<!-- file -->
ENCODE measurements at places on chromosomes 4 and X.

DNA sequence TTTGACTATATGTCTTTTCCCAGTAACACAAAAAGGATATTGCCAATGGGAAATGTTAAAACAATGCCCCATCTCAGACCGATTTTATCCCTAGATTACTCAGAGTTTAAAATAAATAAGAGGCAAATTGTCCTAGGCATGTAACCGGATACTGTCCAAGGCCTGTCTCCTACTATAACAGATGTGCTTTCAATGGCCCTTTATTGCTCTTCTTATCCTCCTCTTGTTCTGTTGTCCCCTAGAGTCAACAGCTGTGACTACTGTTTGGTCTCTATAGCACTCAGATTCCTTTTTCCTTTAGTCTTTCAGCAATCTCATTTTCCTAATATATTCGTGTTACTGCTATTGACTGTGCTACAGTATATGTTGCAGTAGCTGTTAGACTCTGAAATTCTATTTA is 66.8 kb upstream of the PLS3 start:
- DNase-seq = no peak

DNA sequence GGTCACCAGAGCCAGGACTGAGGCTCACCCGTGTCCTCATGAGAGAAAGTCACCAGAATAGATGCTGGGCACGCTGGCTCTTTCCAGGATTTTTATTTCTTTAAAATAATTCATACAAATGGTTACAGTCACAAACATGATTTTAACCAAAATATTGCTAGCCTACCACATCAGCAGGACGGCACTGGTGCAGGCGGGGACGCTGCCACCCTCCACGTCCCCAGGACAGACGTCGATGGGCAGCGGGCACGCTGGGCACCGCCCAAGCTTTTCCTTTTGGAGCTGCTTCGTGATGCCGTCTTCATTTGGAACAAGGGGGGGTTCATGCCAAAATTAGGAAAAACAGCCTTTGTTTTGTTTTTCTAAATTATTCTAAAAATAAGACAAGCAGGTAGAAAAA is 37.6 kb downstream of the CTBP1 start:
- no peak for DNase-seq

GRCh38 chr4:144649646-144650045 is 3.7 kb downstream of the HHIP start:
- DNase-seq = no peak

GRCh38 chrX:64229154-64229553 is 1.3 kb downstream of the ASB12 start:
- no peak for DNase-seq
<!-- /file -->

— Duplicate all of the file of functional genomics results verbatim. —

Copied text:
ENCODE measurements at places on chromosomes 4 and X.

DNA sequence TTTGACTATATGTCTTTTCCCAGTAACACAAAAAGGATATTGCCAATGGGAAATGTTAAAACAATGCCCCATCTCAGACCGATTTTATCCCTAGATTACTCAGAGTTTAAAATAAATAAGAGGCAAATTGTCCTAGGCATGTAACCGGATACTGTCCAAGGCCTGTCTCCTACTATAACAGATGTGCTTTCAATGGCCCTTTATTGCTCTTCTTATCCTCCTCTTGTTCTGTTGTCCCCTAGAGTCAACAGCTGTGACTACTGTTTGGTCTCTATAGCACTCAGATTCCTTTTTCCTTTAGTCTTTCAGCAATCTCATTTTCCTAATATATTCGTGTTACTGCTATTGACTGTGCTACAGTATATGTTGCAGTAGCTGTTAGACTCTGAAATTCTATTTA is 66.8 kb upstream of the PLS3 start:
- DNase-seq = no peak

DNA sequence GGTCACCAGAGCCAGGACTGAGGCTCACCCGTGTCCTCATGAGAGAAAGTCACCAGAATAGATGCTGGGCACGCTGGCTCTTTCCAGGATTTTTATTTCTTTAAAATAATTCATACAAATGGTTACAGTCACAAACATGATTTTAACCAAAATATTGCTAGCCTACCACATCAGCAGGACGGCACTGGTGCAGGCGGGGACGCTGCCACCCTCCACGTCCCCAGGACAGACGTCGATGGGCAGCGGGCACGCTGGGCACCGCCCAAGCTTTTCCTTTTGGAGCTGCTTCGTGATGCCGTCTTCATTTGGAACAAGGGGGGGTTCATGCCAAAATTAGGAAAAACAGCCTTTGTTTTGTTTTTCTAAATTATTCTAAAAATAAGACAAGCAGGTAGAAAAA is 37.6 kb downstream of the CTBP1 start:
- no peak for DNase-seq

GRCh38 chr4:144649646-144650045 is 3.7 kb downstream of the HHIP start:
- DNase-seq = no peak

GRCh38 chrX:64229154-64229553 is 1.3 kb downstream of the ASB12 start:
- no peak for DNase-seq